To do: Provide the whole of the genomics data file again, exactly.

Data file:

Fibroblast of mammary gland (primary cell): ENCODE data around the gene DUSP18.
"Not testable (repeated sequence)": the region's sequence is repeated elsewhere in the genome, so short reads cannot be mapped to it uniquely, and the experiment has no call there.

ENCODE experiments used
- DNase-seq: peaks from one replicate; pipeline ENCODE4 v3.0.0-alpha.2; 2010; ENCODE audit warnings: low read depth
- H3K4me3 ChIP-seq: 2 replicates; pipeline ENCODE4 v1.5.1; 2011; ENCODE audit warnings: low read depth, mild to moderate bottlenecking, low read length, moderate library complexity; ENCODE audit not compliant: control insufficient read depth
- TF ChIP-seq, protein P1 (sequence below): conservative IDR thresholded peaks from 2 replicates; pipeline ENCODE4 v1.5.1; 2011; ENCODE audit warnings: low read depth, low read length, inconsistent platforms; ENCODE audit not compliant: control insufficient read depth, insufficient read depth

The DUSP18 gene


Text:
Fibroblast of mammary gland (primary cell): ENCODE data around the gene DUSP18.
"Not testable (repeated sequence)": the region's sequence is repeated elsewhere in the genome, so short reads cannot be mapped to it uniquely, and the experiment has no call there.

ENCODE experiments used
- DNase-seq: peaks from one replicate; pipeline ENCODE4 v3.0.0-alpha.2; 2010; ENCODE audit warnings: low read depth
- H3K4me3 ChIP-seq: 2 replicates; pipeline ENCODE4 v1.5.1; 2011; ENCODE audit warnings: low read depth, mild to moderate bottlenecking, low read length, moderate library complexity; ENCODE audit not compliant: control insufficient read depth
- TF ChIP-seq, protein P1 (sequence below): conservative IDR thresholded peaks from 2 replicates; pipeline ENCODE4 v1.5.1; 2011; ENCODE audit warnings: low read depth, low read length, inconsistent platforms; ENCODE audit not compliant: control insufficient read depth, insufficient read depth

The DUSP18 gene